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  • 27 July 2020

Interview with La Repubblica

Interview with Fabio Panetta, Member of the Executive Board of the ECB, conducted by Tonia Mastrobuoni and published on 27 July 2020

The European Union has approved a recovery fund of €750 billion and an ambitious multiannual budget. What do you think of the agreement?

It could mark a turning point. If we look back in 20 years’ time, the past few months might look like the start of a new phase in European integration. The approval of the recovery fund was a necessary decision to meet the economic challenges facing Europe. But, above all, it is a decision that shows awareness, including on the part of countries that were initially lukewarm to the agreement, of the need for a common response and the benefits – for everyone – of providing that response. Whether the decisions taken in recent weeks really mark a turning point will depend on the economic policies adopted by individual countries. Italy bears a great responsibility. The EU has given Italy access to significant credit. Now the country must show it’s capable of using that European funding to address the structural weaknesses in its economy.

You’ve written that an inadequate European fiscal response would have placed the single market at risk. Did the “Frugal Four” underestimate this danger?

One thing that struck me in the European negotiations was that, after a really heated discussion, all the leaders went home and claimed victory. In fact, they were right to do so. We did all win, because all of our countries can benefit from a common response that fosters the recovery of the European economy. By acting together, we’ve generated a sort of ‘European dividend’. The eurozone economy is interconnected from a trade and financial perspective, and the recovery of any single part of it has positive repercussions on growth and jobs throughout the area. Export-oriented countries like Germany or the Netherlands are aware of the benefits of the single currency. If a shock arises that is not caused by imprudent policies, it’s in the common interest to help kick-start the European economy.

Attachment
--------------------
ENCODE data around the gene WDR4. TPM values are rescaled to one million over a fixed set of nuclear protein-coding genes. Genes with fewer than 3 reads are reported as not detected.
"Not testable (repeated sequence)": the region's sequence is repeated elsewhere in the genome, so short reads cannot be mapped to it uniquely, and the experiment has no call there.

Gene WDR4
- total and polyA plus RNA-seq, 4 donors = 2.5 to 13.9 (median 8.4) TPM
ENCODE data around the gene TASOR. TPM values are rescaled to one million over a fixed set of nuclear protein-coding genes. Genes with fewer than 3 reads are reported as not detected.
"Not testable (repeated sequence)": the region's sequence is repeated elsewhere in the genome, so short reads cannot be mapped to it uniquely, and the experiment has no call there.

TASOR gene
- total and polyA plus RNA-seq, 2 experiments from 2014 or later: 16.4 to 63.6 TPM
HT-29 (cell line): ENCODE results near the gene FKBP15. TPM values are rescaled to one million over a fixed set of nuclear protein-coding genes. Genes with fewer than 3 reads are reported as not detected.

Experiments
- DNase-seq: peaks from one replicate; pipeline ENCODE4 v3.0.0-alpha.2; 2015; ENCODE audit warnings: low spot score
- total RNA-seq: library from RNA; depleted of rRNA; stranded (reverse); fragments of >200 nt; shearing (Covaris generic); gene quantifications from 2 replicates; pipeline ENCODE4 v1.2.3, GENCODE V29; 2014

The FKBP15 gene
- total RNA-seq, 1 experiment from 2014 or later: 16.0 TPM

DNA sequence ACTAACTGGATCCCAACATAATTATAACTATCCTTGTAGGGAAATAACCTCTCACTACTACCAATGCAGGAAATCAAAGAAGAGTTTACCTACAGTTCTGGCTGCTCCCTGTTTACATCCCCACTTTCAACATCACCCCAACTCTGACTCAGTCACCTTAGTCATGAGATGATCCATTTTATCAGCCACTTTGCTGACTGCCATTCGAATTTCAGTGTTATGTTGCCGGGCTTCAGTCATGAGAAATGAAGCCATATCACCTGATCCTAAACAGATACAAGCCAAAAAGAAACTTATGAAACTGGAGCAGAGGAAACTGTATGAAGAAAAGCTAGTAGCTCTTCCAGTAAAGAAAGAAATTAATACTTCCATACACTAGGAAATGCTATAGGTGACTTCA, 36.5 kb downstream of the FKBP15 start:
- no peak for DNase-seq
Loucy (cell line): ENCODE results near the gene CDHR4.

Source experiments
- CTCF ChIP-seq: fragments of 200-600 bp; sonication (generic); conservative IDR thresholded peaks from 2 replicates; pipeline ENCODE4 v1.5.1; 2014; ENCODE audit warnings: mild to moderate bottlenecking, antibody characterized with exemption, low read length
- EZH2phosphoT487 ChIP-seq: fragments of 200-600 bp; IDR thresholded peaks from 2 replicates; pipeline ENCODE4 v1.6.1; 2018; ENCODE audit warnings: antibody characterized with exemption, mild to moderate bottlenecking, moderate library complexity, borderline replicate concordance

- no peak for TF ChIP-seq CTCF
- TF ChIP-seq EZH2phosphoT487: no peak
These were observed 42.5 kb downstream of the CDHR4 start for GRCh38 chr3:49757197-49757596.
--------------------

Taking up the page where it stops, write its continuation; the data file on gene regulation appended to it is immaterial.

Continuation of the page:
Do the geopolitical situation, the United States’ neo-protectionism and tensions with China, as well as the growing nationalism in Europe suggest that the European Single Market should be preserved and safeguarded even more than in the past?

Even before the pandemic, it was clear that multilateralism was in crisis as a result of policies adopted outside the EU. The tendency to base international relations on bilateral relationships benefits those regions that are economically strongest. European integration can ensure that the voices of countries that – on their own – would have limited relevance in a global context, are heard. But we need to build an economic area in which all countries can proceed at a similar pace.